When someone consents to be an organ donor — usually noted on a driver’s license — he is making his intentions clear. If there is no record of wanting to donate, family members may be confused about what their loved one wanted.
“Some people just haven’t had that conversation and they want to do the right thing by their loved ones,” said Tom Nolan, a registered nurse and director of nursing at Good Samaritan Hospital Medical Center in West Islip, N.Y, who heads the organ donation committee. “That is why you should have that conversation well in advance, so that your family knows that you would like to donate.”
Transplants aren’t performed there. But if there is a potential donor, like other hospitals around the country, they are required to notify an affiliate of the Organ Procurement and Transplantation Network. At Good Samaritan, that’s the New York Donor Network.
The database of donors is reviewed as the first step, and a person’s registry indicates consent. Either way, an organ procurement representative speaks to the family.
“We have some families decline because the patient has expressed the wish not to donate,” Nolan said.
Physicians on the hospital staff, not anyone involved in the retrieval of organs, declare brain death.
“If there is going to be organ donation, the patient is kept on life support so that the body functions are maintained until the point when the organs are retrieved,” Nolan said. “There is artificial respiration, but when we say life support, it is really organ support, if you want to think about it that way. Once brain death is determined, life has ceased. Once the brain is dead, we are just maintaining body functions.”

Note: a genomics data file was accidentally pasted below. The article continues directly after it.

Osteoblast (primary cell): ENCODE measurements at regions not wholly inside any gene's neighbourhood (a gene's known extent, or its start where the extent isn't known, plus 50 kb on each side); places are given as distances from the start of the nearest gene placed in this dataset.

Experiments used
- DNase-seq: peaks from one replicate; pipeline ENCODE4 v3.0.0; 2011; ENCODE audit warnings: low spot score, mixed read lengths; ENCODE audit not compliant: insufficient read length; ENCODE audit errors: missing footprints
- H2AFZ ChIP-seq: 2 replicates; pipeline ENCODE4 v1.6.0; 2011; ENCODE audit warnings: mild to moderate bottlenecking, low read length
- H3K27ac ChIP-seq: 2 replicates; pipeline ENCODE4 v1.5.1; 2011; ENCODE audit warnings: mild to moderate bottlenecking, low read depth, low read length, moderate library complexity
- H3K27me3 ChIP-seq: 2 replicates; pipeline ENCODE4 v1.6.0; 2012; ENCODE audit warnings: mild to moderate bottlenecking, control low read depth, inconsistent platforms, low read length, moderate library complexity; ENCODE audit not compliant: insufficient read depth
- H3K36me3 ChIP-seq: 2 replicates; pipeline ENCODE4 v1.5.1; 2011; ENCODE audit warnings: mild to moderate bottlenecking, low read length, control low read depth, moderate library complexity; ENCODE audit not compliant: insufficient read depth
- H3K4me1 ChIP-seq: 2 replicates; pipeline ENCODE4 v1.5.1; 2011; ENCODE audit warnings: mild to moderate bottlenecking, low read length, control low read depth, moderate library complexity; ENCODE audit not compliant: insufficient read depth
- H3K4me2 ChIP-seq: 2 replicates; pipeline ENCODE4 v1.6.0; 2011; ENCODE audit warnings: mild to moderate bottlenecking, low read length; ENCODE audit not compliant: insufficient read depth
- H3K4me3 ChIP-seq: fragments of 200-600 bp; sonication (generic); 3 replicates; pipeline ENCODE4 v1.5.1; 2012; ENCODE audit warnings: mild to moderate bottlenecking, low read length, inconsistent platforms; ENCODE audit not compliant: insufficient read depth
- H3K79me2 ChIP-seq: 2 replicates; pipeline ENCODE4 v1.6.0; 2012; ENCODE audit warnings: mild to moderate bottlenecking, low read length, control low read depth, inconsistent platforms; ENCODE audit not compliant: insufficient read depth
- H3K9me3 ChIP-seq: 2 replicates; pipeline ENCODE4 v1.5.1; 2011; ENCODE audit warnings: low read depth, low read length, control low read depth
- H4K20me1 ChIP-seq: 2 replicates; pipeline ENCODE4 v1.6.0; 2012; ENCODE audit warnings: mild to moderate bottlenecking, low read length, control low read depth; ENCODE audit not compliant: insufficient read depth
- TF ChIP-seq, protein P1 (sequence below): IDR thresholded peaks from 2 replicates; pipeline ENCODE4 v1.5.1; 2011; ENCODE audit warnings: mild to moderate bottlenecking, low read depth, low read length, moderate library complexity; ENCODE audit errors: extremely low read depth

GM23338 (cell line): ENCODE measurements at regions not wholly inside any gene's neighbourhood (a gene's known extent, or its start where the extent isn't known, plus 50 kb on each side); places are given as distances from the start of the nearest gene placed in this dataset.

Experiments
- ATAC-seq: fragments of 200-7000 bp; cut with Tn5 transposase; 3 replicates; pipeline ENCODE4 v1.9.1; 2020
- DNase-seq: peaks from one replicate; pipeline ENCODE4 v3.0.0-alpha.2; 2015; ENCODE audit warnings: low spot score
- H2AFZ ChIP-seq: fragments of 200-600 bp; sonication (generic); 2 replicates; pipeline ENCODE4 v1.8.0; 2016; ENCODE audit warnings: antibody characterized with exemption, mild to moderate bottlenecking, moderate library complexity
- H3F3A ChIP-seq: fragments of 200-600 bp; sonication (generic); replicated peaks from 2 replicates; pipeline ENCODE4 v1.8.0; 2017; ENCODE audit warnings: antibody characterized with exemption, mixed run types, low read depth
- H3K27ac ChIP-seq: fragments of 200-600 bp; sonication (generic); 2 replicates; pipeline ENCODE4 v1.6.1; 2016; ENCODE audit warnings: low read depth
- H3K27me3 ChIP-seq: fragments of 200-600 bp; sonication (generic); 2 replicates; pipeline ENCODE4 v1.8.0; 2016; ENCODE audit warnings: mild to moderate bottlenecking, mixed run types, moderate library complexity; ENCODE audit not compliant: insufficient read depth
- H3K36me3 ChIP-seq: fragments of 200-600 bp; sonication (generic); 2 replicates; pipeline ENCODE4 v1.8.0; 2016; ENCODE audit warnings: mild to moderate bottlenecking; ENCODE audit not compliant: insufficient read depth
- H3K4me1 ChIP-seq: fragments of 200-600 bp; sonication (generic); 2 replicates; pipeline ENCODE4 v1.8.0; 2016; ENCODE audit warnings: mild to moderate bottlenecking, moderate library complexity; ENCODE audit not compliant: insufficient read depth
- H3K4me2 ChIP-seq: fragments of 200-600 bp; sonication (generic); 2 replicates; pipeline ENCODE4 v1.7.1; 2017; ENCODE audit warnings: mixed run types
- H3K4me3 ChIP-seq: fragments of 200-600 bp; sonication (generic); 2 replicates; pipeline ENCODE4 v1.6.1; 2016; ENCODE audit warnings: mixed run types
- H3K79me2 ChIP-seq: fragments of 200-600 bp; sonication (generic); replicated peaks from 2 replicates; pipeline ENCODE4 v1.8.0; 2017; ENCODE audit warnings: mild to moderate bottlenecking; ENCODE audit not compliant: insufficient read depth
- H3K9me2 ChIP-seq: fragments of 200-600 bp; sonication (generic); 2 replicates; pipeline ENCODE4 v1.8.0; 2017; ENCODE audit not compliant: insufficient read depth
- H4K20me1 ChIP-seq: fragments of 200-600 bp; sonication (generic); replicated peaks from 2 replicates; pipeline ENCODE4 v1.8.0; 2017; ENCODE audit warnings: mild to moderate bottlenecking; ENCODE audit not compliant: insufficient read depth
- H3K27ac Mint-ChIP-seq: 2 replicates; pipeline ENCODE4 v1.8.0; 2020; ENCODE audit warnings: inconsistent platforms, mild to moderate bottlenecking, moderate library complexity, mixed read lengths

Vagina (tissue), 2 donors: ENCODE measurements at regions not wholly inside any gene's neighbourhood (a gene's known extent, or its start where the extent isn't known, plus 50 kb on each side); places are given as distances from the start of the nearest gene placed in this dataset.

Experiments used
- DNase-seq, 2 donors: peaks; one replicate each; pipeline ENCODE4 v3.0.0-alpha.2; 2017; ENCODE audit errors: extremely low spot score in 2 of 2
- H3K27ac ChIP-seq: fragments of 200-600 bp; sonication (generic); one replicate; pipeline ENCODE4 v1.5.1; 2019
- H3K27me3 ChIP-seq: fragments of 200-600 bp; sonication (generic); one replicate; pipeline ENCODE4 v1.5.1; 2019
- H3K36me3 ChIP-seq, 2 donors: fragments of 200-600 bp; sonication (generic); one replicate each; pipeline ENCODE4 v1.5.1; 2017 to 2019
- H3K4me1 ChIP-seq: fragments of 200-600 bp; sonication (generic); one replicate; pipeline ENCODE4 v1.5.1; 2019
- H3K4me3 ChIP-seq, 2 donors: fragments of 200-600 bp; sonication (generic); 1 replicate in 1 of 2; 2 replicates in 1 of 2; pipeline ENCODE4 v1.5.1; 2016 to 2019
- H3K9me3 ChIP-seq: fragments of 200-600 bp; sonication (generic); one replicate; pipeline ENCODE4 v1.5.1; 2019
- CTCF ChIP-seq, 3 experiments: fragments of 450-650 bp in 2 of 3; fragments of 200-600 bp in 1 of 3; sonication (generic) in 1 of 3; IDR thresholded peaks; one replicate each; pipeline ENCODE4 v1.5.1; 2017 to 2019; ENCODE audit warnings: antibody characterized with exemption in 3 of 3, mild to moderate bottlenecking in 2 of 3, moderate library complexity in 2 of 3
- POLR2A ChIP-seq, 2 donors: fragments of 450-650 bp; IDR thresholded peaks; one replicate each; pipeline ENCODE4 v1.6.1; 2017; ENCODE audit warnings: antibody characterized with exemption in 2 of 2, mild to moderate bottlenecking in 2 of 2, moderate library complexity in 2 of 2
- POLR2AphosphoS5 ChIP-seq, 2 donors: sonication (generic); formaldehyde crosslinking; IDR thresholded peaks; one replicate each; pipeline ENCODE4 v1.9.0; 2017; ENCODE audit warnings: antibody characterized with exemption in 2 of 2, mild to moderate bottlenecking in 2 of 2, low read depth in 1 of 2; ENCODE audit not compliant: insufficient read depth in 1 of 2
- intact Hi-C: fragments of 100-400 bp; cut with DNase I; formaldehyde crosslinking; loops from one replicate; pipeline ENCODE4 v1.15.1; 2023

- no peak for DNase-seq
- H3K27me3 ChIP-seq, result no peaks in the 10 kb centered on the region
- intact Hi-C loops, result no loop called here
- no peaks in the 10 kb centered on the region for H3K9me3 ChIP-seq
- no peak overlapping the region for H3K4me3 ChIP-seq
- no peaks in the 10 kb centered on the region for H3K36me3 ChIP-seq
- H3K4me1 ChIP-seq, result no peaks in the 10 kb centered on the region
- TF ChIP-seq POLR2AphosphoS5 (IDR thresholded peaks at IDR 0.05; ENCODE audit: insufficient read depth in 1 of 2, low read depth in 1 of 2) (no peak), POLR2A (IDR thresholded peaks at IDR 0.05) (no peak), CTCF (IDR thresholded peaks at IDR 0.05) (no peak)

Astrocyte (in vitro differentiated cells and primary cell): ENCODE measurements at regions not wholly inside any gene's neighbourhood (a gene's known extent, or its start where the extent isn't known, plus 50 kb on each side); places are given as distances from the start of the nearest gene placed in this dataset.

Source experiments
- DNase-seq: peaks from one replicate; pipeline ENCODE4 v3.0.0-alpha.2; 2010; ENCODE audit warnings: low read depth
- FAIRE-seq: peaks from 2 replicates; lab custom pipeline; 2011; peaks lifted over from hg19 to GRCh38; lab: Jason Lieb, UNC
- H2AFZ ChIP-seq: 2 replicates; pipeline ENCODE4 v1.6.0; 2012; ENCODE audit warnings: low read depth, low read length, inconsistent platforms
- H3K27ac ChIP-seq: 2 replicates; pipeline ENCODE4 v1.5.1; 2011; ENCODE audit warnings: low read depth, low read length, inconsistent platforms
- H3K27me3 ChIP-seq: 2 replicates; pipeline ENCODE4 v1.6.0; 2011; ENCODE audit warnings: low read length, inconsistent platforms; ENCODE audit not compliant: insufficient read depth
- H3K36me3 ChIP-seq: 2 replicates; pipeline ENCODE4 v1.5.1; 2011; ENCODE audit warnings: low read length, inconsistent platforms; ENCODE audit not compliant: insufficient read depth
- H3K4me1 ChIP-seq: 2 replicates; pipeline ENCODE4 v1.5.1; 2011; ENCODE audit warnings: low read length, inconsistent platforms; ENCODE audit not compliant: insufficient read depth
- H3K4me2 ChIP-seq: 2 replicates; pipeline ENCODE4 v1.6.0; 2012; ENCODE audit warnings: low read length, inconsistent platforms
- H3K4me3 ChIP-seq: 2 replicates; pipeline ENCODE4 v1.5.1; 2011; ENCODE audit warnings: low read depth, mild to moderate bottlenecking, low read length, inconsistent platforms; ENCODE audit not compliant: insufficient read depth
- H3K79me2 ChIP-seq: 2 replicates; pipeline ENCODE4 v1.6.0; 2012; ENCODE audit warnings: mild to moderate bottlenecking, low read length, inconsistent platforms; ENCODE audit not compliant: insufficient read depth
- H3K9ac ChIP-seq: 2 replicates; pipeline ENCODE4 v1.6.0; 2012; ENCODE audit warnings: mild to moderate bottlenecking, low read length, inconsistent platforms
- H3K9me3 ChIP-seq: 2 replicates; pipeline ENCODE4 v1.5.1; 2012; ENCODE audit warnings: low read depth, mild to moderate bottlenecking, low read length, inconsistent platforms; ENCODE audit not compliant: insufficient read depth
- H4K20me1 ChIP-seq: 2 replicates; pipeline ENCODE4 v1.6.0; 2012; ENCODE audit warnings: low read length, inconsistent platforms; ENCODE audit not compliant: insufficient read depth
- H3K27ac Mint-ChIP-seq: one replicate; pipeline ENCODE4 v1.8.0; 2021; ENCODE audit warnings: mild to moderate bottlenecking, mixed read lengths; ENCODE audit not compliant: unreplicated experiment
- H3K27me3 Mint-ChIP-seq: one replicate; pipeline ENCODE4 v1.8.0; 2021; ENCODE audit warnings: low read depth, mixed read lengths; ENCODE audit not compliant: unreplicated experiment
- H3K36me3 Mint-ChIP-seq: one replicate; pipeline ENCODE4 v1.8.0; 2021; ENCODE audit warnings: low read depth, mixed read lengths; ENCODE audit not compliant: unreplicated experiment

Saying goodbye to a loved one is traumatic. Earlier this year, Marie LaPersonerie’s son Sean, 24, suffered extensive head injuries in a car accident. A friend came to comfort her at Good Samaritan and brought a hand-knit blanket. LaPersonerie placed it on Sean until he went into surgery for the removal of his organs, and received the blanket as a remembrance.
That inspired her and the Town of Babylon Spangle Drive Senior Citizen Center to start a nonprofit program, Sean’s Gift, to support organ donors’ families. One gesture is to present them with hand-knit blankets with a note, “May this blanket wrap you in warmth and love of the loved one you lost.”
Maryann Gogniat Eidemiller writes from Pennsylvania.